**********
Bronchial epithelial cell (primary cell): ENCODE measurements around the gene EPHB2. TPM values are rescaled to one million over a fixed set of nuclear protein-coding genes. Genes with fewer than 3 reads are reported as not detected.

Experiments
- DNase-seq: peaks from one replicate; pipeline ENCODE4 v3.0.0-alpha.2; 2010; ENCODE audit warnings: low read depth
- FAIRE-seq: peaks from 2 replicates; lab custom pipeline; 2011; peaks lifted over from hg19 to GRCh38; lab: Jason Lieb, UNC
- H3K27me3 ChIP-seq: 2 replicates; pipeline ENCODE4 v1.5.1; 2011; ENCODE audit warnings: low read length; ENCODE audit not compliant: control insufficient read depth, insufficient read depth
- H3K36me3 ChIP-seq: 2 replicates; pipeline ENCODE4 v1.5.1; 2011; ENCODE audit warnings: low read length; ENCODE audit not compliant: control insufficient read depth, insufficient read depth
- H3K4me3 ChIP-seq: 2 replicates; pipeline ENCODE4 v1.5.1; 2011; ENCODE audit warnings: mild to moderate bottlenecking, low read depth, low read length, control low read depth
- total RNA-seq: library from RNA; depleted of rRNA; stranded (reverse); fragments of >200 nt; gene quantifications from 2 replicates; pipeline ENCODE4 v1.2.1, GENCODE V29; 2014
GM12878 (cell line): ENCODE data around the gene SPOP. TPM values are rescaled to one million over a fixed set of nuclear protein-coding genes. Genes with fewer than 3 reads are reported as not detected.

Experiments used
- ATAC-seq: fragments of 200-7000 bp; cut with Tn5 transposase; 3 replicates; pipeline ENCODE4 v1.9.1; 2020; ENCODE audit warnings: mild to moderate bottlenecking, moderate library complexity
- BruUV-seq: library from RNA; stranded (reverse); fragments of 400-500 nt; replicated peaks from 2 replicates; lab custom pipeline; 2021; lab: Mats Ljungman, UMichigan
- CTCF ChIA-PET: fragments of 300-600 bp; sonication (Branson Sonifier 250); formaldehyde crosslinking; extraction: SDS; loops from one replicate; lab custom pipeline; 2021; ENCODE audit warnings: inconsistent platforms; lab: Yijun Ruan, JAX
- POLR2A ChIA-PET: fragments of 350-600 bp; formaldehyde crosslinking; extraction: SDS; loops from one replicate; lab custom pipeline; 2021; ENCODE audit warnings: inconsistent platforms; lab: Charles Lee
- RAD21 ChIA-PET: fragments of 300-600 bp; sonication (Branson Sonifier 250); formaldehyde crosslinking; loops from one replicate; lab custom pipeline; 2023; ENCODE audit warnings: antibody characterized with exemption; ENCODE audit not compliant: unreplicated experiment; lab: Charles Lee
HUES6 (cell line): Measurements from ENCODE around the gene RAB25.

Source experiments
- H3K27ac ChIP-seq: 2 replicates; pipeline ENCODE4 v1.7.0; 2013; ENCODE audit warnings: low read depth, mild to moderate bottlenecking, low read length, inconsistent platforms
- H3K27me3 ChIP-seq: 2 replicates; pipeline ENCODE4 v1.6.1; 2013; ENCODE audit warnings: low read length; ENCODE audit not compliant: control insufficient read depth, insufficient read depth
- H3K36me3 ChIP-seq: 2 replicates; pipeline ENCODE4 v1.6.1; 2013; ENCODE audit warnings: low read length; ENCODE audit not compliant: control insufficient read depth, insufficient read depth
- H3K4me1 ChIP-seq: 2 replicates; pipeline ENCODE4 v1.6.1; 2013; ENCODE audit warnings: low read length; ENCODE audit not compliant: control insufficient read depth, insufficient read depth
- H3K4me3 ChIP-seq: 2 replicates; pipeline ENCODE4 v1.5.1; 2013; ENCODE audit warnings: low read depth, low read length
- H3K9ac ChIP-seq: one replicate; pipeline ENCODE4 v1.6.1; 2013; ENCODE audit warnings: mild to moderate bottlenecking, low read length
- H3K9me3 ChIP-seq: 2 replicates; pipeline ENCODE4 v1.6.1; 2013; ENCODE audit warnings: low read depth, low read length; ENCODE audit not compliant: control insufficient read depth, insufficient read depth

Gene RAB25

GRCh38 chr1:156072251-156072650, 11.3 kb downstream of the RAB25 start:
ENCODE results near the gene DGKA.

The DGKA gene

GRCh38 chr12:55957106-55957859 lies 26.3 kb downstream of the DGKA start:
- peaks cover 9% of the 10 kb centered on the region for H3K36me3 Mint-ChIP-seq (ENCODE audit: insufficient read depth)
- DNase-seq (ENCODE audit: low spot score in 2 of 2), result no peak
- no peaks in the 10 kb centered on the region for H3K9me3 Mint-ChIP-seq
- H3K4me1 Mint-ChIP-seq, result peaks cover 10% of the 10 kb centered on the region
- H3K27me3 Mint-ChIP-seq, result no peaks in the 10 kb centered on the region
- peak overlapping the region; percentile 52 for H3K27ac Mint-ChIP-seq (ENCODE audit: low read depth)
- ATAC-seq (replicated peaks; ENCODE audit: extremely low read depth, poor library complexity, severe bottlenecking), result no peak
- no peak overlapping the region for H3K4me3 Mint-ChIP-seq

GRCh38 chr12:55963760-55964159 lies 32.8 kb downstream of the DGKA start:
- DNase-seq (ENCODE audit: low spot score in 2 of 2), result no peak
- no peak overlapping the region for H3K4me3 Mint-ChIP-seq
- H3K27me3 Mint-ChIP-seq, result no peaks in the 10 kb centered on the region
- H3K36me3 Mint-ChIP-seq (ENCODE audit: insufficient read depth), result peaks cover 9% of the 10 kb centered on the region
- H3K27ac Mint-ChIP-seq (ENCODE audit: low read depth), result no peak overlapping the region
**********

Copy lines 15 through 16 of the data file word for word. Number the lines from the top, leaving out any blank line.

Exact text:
- RAD21 ChIA-PET: fragments of 300-600 bp; sonication (Branson Sonifier 250); formaldehyde crosslinking; loops from one replicate; lab custom pipeline; 2023; ENCODE audit warnings: antibody characterized with exemption; ENCODE audit not compliant: unreplicated experiment; lab: Charles Lee
HUES6 (cell line): Measurements from ENCODE around the gene RAB25.